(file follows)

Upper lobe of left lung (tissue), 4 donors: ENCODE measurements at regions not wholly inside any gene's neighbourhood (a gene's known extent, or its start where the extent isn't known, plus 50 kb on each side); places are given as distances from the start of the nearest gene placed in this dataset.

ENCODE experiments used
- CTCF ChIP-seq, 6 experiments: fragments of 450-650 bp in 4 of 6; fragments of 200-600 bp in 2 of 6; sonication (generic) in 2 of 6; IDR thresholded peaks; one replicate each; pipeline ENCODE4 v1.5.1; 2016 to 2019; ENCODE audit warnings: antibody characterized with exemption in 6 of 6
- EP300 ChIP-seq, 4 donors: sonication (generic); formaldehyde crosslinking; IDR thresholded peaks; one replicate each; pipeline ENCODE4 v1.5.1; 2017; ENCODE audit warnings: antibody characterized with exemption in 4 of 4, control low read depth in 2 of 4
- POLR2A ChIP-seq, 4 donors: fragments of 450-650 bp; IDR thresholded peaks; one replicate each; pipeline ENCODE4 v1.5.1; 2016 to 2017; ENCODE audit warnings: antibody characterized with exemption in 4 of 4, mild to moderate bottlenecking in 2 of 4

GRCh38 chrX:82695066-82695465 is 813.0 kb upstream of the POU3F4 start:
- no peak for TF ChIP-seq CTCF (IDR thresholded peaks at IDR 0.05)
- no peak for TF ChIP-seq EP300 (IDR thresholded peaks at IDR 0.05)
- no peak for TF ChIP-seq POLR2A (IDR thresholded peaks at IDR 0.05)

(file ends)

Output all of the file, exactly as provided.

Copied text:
Upper lobe of left lung (tissue), 4 donors: ENCODE measurements at regions not wholly inside any gene's neighbourhood (a gene's known extent, or its start where the extent isn't known, plus 50 kb on each side); places are given as distances from the start of the nearest gene placed in this dataset.

ENCODE experiments used
- CTCF ChIP-seq, 6 experiments: fragments of 450-650 bp in 4 of 6; fragments of 200-600 bp in 2 of 6; sonication (generic) in 2 of 6; IDR thresholded peaks; one replicate each; pipeline ENCODE4 v1.5.1; 2016 to 2019; ENCODE audit warnings: antibody characterized with exemption in 6 of 6
- EP300 ChIP-seq, 4 donors: sonication (generic); formaldehyde crosslinking; IDR thresholded peaks; one replicate each; pipeline ENCODE4 v1.5.1; 2017; ENCODE audit warnings: antibody characterized with exemption in 4 of 4, control low read depth in 2 of 4
- POLR2A ChIP-seq, 4 donors: fragments of 450-650 bp; IDR thresholded peaks; one replicate each; pipeline ENCODE4 v1.5.1; 2016 to 2017; ENCODE audit warnings: antibody characterized with exemption in 4 of 4, mild to moderate bottlenecking in 2 of 4

GRCh38 chrX:82695066-82695465 is 813.0 kb upstream of the POU3F4 start:
- no peak for TF ChIP-seq CTCF (IDR thresholded peaks at IDR 0.05)
- no peak for TF ChIP-seq EP300 (IDR thresholded peaks at IDR 0.05)
- no peak for TF ChIP-seq POLR2A (IDR thresholded peaks at IDR 0.05)